Materialist Detectives

One of the things which I disliked about the second Dr. Thorndyke novel, The Eye of Osiris, is that all of the principal characters were Materialists. (For those not familiar: materialism, in this sense, is the belief that the only thing which exists is matter and its interactions; it denies things like God, the soul, free will, etc.) While the characters were not religious in the first book, it was far more explicit here and the book was, in consequence, less enjoyable.

The main problem with Materialists as detectives is that their position is a false one with regard to the main activities of a detective. A detective detects, yes, but for a purpose. In a mystery, the world has become corrupted through the wrong use of reason, and the detective enters it in order to restore the world to its proper order through the right use of reason. It is true that detective stories sometimes aimed to be pure puzzles, as if they were a long-form version of a logic problem where “The baker is sitting next to the red haired man, and across from Sally”. That is simply false, though. The moment that there are characters who are moving through time, they must have motives; they must have a theory of the world and be acting according to it or against it, and thinking well of themselves or being self-reproachful. In short, once you have characters not not mere chess-pieces, they must be human. They might be failed human beings, as in the classic creature of pure habit who goes to work, comes home, watches TV until it’s bedtime, and repeats the process every day merely because it is his habit, with no more thought than we can perceive a rabbit gives to munching grass. But the very fact of telling us what a man does during the day tells us what he doesn’t do, by exclusion. In short, the pure puzzle does not work.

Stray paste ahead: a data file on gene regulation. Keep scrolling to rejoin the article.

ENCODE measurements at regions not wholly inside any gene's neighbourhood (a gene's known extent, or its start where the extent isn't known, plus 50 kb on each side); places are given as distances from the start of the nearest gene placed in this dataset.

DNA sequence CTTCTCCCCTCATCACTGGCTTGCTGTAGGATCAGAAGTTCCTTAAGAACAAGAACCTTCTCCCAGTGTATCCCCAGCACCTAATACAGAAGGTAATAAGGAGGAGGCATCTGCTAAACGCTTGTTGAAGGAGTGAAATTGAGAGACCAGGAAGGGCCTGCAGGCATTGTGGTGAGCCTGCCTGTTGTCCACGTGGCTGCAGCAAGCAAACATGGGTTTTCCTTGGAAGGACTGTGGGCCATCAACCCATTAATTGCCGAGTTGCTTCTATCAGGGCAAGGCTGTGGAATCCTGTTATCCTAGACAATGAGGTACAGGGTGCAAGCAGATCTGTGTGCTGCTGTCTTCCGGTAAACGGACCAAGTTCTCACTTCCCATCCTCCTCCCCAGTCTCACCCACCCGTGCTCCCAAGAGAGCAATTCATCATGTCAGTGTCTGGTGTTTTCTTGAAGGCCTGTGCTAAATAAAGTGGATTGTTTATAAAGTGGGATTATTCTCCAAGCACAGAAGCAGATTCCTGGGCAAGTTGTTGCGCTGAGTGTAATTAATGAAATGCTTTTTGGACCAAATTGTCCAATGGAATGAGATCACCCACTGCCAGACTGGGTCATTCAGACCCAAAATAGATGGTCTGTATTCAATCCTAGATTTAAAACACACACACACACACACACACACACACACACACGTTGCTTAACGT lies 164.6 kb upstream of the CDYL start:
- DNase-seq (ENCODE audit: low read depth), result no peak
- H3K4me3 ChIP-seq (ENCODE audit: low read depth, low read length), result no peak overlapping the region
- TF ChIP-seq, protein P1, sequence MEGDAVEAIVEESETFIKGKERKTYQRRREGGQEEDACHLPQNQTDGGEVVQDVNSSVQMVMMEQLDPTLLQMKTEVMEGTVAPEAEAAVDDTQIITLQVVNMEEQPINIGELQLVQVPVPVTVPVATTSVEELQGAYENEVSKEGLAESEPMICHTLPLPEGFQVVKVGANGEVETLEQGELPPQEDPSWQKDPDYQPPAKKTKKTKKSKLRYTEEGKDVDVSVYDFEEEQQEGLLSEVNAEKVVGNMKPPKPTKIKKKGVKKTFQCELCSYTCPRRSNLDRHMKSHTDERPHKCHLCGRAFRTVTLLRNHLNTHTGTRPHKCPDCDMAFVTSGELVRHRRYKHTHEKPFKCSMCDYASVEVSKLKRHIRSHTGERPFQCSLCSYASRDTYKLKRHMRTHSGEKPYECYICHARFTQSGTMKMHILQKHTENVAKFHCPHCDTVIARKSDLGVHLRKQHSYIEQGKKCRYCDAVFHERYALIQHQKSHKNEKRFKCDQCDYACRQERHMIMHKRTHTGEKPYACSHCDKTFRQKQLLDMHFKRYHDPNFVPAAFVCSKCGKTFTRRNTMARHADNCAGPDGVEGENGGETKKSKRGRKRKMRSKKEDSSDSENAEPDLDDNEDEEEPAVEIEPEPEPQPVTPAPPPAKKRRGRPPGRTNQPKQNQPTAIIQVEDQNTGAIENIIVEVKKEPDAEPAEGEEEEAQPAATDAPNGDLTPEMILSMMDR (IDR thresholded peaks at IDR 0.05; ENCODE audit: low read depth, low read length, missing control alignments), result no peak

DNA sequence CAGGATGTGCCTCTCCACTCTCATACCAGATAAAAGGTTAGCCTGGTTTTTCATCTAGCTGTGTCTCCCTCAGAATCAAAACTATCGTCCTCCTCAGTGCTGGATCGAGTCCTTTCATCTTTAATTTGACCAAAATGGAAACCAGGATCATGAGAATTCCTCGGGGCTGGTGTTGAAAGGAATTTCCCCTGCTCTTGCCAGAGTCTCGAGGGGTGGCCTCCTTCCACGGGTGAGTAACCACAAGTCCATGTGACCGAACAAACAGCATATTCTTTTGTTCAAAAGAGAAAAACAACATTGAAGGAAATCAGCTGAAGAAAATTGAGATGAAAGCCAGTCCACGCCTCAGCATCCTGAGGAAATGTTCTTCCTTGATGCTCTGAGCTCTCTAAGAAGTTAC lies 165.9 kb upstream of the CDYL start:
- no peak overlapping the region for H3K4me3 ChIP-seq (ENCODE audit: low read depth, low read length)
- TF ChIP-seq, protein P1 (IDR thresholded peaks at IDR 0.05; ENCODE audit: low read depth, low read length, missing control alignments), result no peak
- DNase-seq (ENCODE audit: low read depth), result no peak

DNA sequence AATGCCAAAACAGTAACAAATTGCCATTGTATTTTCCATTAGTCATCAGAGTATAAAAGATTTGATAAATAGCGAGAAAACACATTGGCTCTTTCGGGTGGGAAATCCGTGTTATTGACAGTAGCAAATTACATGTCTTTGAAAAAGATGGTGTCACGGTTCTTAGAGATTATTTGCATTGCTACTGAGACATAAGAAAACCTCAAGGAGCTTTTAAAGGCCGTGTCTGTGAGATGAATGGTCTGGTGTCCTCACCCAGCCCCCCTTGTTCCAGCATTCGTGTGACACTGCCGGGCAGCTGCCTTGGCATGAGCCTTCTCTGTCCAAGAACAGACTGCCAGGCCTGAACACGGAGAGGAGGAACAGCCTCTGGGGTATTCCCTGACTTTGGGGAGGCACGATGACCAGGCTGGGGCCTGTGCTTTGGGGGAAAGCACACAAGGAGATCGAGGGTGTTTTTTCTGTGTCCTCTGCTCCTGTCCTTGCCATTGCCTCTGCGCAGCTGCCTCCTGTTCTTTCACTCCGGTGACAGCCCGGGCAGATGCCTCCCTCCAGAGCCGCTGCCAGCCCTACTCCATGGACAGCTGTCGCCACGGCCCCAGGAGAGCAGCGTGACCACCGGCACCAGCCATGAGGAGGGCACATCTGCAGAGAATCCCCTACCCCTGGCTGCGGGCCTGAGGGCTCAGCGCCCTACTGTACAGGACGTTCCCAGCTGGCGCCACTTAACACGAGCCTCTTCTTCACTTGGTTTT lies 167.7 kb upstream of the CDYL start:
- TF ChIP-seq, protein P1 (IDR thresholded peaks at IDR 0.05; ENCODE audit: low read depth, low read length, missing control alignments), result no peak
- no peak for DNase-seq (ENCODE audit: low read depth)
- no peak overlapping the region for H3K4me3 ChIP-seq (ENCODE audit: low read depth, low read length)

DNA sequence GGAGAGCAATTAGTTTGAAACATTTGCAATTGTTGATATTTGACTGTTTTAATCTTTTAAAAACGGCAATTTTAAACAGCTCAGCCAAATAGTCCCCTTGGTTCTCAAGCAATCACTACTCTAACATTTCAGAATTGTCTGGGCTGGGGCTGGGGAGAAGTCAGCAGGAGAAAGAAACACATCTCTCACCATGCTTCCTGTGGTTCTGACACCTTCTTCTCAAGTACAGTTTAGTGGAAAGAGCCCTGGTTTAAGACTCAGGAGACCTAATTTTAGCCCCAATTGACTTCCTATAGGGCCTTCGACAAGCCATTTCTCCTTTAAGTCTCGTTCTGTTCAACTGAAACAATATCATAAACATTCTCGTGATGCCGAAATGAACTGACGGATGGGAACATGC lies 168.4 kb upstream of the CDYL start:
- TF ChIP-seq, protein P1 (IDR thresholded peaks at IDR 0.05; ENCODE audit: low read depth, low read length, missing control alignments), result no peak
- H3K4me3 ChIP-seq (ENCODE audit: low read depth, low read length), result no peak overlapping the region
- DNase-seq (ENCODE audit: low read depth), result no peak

The Materialist cannot do anything other than a pure puzzle. To the Materialist, a human being is merely a clump of matter that happens to be more interesting than an equally sized clod of dirt for reasons of pure sentimentality. The mystery cannot actually be a problem, to the Materialist, because he has no theory of the world in which one organization of matter is superior to any other. He cannot be restoring the world to its proper order because it has no proper order. The Materialist, in truth, has no reason to do one thing instead of another; all he has are the tendencies he has inherited from men who did have a reason to get out of bed in the morning.

This problem is exacerbated in The Eye of Osiris because the person whom Dr. Thorndyke is helping cannot pay Dr. Thorndyke’s fee. Some reason must be put forth for Dr. Thorndyke helping, and since charity is not a permissible reason, as Materialists may neither give nor receive charity for reasons a little too involved to go into here, Dr. Thorndyke is in the absurd position of insisting that he is not in the least helping the old man intentionally, but purely as a by-product of satisfying his own curiosity in the case. In fact, he goes so far as to reject the old man’s thanks.

This is reasonably true to life; Materialists cannot actually exist in society with other Materialists, because their mutual philosophy leaves no room for human beings. It is not, however, interesting. The wretched state of the Materialist is true, so in that sense the book does embody a truth about real life, but it is an unpleasant truth. Unpleasant truths are not what we look for in mystery novels. We look to mystery novels, not for the temporary truth that the world has fallen, but for the eternal truth that the world has been saved. It’s hard enough to remember in this world of sin and woe; we don’t need our reminders of it to make it harder to remember.

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